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U.S. Department of Transportation U.S. Department of Transportation Icon United States Department of Transportation United States Department of Transportation

“Our Shared Transportation Future” with General Darren W. McDew

Thursday, June 25, 2020

Movement equals action, to paraphrase Albert Einstein. That’s true in science. It’s true in business. It’s true in health care, education, media—in every facet of the American patchwork.

And it’s true in the U.S. military, where humanitarian and combat missions rely on swift transportation solutions where success or failure can mean lives saved, or lives lost.

“We can bring an immediate force tonight anywhere on the planet,” said General Darren W. McDew, commander of the U.S. Transportation Command (USTRANSCOM), who spoke recently at Volpe. “Not many nations can do that. Then there’s that decisive force—and when we need that force, we can bring that, too.”

Watch video highlights of General Darren W. McDew's talk at Volpe, “Our Shared Transportation Future.” 

How Transportation Underpins Military Success

USTRANSCOM delivers global defense logistics anyplace, anytime, and for however long is needed. It is one of nine central unified combatant commands that direct U.S. military priorities around the world.

Late last year after Hurricane Matthew hit Haiti, the U.S. Southern Command convened a task force of 27 people to lead humanitarian efforts—24 of those people were from USTRANSCOM, McDew said.

From 2013 to 2016 during the Ebola epidemic in West Africa, USTRANSCOM supplied equipment and pilots to evacuate patients and provide humanitarian aid, medical supplies, and portable hospitals.

And last month, when two B-2 bombers hit ISIS training camps in Libya, more than a dozen KC-135 Stratotankers deployed by USTRANSCOM refueled the bombers.

A U.S. Air Force plane in flight.
The KC-135A refueling aircraft was one of the first models McDew learned to fly.

“We underpin everything there is about the United States military,” McDew said. “The army transporters say it best. They say, ‘Nothing happens until something moves.’”

New Challenges

McDew discussed several challenges to the nation’s safety and security that are either here today or coming soon.

The first challenge is new potential adversaries that can match the U.S. military in manpower and technological advancement.

“We have enjoyed dominance in every domain for as long as I can remember,” McDew said. “We haven’t been challenged probably since World War II in any one domain. But we’re facing an adversary in the future that can bring problems to bear in every domain.”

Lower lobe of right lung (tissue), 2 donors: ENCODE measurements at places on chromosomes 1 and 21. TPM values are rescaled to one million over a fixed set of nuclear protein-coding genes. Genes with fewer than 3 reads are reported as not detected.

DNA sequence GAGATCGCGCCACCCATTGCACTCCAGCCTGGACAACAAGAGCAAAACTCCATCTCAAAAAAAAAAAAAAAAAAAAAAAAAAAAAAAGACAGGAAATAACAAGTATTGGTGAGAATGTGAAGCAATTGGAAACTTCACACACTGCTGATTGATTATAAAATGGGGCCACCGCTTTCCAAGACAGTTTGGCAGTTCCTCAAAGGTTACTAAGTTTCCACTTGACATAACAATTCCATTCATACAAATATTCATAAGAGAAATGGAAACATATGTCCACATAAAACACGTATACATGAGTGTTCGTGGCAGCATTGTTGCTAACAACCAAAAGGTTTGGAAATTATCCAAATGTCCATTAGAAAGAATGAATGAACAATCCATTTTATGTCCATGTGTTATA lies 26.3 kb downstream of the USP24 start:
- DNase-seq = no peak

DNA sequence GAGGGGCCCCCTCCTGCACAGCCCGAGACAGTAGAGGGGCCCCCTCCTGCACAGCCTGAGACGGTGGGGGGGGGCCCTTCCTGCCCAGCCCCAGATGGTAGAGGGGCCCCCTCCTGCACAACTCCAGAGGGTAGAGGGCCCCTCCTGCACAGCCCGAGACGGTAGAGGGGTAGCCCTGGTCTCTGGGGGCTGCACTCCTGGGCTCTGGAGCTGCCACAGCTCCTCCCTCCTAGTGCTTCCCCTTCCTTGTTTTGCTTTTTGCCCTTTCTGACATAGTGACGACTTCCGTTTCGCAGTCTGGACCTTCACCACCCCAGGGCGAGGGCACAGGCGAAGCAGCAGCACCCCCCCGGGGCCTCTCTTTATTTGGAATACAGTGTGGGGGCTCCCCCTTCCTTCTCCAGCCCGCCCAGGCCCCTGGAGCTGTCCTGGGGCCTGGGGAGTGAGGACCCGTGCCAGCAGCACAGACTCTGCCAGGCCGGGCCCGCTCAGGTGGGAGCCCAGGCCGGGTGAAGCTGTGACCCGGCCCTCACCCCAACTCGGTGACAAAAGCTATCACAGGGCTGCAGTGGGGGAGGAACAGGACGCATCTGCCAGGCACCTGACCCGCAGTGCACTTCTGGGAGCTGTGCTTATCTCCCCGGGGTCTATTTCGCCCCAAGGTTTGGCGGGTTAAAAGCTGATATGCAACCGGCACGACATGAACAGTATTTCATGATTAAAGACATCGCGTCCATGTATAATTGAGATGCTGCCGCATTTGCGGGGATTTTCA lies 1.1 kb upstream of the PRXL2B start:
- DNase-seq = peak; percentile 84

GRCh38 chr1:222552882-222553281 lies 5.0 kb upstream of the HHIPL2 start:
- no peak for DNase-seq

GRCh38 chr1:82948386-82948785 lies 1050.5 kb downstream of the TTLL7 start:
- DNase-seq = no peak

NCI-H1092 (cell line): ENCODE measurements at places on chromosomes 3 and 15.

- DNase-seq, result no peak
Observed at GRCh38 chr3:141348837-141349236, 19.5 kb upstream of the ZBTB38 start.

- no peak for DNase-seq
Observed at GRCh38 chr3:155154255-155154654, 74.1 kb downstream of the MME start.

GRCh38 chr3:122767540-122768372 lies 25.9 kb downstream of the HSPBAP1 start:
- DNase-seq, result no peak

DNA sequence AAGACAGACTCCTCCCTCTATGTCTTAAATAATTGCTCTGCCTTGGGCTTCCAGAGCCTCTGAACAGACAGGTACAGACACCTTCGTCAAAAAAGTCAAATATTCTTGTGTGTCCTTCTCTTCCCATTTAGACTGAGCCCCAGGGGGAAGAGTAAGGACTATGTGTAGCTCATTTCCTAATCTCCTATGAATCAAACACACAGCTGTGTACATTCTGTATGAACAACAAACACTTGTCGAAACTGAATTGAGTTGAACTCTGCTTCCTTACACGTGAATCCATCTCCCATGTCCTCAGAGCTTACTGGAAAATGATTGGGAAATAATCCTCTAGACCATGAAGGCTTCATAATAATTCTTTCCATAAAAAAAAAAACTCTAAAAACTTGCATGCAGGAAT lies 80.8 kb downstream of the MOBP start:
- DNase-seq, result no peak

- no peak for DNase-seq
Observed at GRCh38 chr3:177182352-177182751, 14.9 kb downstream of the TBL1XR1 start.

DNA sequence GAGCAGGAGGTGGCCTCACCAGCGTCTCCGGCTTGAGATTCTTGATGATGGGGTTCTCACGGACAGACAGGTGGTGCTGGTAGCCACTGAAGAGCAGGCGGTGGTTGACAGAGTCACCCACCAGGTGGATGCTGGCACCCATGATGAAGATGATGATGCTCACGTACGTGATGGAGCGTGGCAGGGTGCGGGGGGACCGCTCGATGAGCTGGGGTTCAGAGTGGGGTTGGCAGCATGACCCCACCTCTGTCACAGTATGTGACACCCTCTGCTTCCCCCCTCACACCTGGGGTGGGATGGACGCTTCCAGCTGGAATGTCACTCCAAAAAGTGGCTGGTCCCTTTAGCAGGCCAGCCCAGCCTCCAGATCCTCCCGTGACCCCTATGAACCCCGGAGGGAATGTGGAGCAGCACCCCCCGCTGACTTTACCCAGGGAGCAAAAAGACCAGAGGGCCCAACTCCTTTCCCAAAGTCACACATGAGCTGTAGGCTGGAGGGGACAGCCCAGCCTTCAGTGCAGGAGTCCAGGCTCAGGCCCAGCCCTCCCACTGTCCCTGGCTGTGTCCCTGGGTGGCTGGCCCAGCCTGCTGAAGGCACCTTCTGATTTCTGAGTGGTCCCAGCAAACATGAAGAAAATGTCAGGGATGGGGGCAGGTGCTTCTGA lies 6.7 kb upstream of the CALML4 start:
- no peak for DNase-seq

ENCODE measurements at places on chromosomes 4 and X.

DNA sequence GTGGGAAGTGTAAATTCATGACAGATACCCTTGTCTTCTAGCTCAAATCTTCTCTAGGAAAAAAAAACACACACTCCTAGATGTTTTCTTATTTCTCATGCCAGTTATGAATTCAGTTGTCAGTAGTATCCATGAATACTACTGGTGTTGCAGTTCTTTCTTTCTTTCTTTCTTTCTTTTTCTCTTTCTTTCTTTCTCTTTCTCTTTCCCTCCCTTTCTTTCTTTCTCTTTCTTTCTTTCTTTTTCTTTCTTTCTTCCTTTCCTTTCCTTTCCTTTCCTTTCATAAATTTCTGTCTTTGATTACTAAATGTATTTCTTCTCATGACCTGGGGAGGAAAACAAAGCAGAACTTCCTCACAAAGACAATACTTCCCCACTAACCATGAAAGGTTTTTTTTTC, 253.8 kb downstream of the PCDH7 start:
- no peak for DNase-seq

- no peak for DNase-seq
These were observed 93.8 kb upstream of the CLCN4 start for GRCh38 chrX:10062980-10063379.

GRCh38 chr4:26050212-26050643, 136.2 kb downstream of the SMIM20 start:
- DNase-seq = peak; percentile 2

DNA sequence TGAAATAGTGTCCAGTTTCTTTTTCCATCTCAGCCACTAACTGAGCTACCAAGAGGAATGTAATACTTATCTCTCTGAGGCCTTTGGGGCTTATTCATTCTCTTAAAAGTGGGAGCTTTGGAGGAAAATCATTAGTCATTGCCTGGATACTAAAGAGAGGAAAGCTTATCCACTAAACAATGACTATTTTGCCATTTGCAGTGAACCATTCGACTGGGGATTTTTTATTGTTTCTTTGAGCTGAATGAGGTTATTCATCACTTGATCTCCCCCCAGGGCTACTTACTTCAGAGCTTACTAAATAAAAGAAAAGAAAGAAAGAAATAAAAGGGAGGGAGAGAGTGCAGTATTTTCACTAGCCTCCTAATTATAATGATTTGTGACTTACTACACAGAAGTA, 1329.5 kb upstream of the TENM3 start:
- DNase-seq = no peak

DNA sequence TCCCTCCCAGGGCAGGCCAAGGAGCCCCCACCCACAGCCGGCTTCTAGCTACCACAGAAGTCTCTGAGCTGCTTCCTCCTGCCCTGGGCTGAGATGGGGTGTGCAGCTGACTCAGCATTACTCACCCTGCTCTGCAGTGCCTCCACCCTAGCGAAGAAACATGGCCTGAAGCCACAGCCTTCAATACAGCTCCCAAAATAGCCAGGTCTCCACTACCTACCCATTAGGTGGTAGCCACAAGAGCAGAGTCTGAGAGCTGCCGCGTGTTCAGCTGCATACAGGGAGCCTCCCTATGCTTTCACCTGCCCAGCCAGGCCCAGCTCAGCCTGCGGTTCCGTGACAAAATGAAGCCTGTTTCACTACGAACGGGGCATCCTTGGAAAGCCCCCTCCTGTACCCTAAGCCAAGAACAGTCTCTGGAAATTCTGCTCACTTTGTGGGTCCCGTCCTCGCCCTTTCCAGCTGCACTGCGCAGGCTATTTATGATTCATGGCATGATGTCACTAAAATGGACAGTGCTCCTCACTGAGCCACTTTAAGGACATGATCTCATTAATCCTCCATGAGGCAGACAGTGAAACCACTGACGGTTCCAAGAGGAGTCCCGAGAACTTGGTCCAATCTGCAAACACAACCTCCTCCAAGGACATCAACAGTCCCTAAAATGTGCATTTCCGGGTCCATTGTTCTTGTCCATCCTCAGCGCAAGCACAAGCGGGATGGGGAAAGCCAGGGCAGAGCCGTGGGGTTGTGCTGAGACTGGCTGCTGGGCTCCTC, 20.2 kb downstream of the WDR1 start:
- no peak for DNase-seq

Even without manpower and advanced technologies, an adversary that can execute cyberattacks may be enough to do serious damage, McDew said. Those attacks don’t always require sophisticated software or hacking know-how. Because USTRANSCOM and other military commands contract with private businesses, an adversary could theoretically target a private business contracting with the government and tunnel backwards to obtain government information.

Finally, there is a workforce problem in the public and private sectors that is not trending in the right direction: there simply aren’t enough pilots, mariners, and truckers, McDew said.

“We’ve got a national problem with inventory of people willing to do these jobs,” McDew said. “Autonomy may be a solution set, but that’s not today. We’ve got a problem brewing today.”

Requiring New Thinking

When McDew climbed into the cockpit of the KC-135 for the first time as a young pilot, he settled in and put on his headset. His instructor told him to uncover his left ear. The instructor uncovered his right ear.

McDew wondered why.

It turned out that the radios in that early model of the KC-135 were loud and did not transmit well. For two people in the same cockpit, it made more sense to yell at each other than to use the radio.

Black and white photo of General McDew standing at a white board with equations on it, instructing a class.
General McDew more than 30 years ago instructing students on piloting the KC-135A refueling aircraft.

Twenty years later, McDew had flown all kinds of airplanes. The C-141, the C-17, the C-130, the C-9, the C-21, the Gulfstream. He didn’t have to remove one side of his headset in any of those models because of improved technology. Then he got back into a KC-135—a newer version—and he didn’t remove one side of his headset.

His instructor noticed. He told McDew they still did that in the KC-135. But like all modern airplanes, the newer KC-135 had something called a hot mic, which is voice activated and transmits audio clearly.

McDew had switched on the hot mic. But the instructor wasn’t using it, and had never used it. And he couldn’t explain to McDew why he removed one side of his headset, other than that’s how he’d been taught, and so that’s what he taught his students.

“When I tell that story, people think I’m talking about radios,” McDew said. “I’m talking about habits you bring forward and you teach or demand of others to do that don’t add the value they once did. And you perpetuate it. You know the worst carrier of that? Success. You must force yourself, the more successful you’ve been, to be different.”

General Darren W. McDew in the cockpit of an airplane.
In the U.S. military, humanitarian and combat missions rely on swift transportation solutions where success or failure can mean lives saved, or lives lost. General Darren W. McDew, commander of the U.S. Transportation Command, is focused on preparing for the future.